o-FERGUSON-facebook Two grand juries issued their decisions this week. In Jerusalem an Israeli border guard was indicted for firing live ammunition on a crowd of young Palestinian protesters and killing a 17-year-old. In Ferguson, Missouri, another grand jury decided not to indict the police officer who fired six shots into the body of an unarmed 18-year-old. One victim was Palestinian, the other African-American. Both lived in regions where escalating violence and racism are a part of daily life. Both lived under systems that justify police violence against unarmed civilians. In both countries indictments of police officers are extremely rare. What made the difference ?

In the case of Nadim Nuwara, the Palestinian teenager, whom the officer accused of throwing rocks as part of a protest, the incident happened in front of a private home where four security cameras captured the shooting. The Israeli guard’s story could not hold up in the face of such testimony. In addition, forensic evidence determined that Nadim was killed by a live bullet fired from the officer’s gun. Israeli border police are required to use rubber bullets when dispersing crowds.

None of us knows what really happened between Darren Wilson and Michael Brown that night. But would the officer have acted differently if cameras were rolling ? (Some U.S. police forces are now requiring all their officers to wear body cameras.) Clearly, with each week delivering fresh headlines of new police shootings of unarmed black youth, American citizens need some way to keep our peace officers accountable. Requiring body cameras is one way to do just that, especially given the recent and ongoing militarization of local constabularies, where more money seems to be pumped into weaponizing than training.

Still, one has to ask why the escalating violence ? Why now ? Certainly, such incidents are not rare in the racially charged United States of America, with our long history of violence and injustice against people of color. But the recent almost daily reoccurrence of this kind of violence is alarming. Why is it happening ?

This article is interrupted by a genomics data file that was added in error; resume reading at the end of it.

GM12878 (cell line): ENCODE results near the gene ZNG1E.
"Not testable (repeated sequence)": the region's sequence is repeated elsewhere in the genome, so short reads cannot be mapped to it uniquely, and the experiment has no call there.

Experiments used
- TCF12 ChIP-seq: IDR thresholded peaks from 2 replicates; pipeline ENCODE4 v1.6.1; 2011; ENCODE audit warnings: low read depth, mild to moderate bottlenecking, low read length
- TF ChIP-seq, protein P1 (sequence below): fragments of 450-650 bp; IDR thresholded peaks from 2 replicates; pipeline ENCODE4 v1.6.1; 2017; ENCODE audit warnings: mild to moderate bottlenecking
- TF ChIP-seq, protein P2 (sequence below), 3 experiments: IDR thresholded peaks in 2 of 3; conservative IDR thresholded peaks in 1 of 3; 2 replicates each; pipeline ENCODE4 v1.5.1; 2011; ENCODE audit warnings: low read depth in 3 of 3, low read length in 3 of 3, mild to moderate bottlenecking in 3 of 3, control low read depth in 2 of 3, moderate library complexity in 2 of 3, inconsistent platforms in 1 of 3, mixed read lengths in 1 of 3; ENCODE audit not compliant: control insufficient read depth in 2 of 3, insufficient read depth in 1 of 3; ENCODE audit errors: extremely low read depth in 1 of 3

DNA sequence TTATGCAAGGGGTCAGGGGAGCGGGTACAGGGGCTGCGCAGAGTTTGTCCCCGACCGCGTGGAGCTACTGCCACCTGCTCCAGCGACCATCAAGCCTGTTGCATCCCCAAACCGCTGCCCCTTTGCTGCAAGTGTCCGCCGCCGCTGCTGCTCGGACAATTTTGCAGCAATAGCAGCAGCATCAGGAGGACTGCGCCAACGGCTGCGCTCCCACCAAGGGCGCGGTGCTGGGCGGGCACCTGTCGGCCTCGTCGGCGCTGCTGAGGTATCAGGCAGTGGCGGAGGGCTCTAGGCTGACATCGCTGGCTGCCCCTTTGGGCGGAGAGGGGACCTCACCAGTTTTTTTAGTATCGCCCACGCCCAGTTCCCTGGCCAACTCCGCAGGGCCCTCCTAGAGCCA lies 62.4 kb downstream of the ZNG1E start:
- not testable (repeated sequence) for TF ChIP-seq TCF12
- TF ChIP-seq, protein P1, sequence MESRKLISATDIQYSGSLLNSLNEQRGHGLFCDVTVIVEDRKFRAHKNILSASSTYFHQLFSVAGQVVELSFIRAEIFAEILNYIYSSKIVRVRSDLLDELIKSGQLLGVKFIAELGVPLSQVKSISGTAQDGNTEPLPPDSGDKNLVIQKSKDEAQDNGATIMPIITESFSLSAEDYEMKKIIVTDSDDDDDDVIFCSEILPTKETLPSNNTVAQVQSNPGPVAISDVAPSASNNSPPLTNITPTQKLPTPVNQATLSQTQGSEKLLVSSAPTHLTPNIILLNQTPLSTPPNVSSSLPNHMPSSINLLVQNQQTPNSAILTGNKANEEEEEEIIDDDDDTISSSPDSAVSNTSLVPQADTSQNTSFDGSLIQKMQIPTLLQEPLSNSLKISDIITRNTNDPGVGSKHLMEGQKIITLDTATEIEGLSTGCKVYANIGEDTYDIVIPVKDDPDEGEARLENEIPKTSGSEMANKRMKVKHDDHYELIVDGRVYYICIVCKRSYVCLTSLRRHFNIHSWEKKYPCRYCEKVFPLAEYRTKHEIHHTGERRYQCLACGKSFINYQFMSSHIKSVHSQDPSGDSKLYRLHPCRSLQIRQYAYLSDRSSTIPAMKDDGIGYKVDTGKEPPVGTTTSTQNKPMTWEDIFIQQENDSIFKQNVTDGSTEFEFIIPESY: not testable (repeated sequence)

Perhaps it is not surprising given the rising tide of violence worldwide. Syria. Ukraine. Iraq. Afghanistan. Nigeria. Kenya. Gaza. Human life seems to be growing cheaper by the day. Racism, too, is enjoying a comeback, brought to us courtesy of right-wing regimes everywhere. In the U.S., with the help of radio shock jocks and media outlets like Fox News, it has become almost respectable again to be a white supremacist. White people here are afraid, the demographics are tilting, and it would seem, for some, that genocide is their only recourse.

But I would lay the bulk of the growing violence on a lack of global leadership. The U.S., in its unswerving commitment to blind foreign policies and failed military strategies and its backing of repressive regimes worldwide, has long abdicated its once vaunted role as peacebroker. When so much of your economy is based on the manufacturing of hammers, then of course everything looks like a nail. Our drone program, designed to save American lives, kills far more innocent civilians than it cares to admit. Such strikes are about as surgical as a potato-masher, they are racist to the core, and they are responsible for recruiting more jihadists than even bin-Ladin on a good day.